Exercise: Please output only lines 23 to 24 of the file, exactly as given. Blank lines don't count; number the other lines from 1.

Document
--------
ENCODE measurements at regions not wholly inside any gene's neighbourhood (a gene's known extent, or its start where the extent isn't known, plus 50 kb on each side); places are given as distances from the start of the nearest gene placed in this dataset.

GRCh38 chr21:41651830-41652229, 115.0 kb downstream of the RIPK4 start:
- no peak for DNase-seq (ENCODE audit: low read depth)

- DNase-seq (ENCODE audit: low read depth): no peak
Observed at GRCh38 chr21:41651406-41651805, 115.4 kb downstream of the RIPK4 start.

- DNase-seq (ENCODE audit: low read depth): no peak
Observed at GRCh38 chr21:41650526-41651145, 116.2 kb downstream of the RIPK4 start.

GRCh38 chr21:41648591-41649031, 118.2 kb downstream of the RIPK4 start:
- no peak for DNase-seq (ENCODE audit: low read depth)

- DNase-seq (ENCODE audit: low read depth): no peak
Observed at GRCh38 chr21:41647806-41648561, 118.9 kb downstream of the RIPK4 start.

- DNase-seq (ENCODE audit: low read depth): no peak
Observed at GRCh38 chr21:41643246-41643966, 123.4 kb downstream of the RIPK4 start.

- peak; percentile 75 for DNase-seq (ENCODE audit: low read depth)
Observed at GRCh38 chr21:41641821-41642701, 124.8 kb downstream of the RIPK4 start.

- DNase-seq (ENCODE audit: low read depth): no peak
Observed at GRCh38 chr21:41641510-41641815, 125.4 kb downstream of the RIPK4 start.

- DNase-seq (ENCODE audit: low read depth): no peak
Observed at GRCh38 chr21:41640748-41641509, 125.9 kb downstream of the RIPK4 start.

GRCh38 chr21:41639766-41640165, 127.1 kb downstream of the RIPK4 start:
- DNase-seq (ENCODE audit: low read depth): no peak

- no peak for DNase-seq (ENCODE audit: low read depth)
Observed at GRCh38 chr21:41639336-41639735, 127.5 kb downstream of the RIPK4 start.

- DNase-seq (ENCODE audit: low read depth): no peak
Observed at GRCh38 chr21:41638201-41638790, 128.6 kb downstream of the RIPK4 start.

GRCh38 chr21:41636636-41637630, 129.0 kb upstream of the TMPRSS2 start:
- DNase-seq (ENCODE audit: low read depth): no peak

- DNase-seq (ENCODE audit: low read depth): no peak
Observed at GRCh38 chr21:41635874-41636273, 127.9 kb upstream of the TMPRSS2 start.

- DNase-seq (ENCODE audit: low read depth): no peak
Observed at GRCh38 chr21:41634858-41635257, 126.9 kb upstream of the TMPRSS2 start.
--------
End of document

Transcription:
Observed at GRCh38 chr21:41639336-41639735, 127.5 kb downstream of the RIPK4 start.

- DNase-seq (ENCODE audit: low read depth): no peak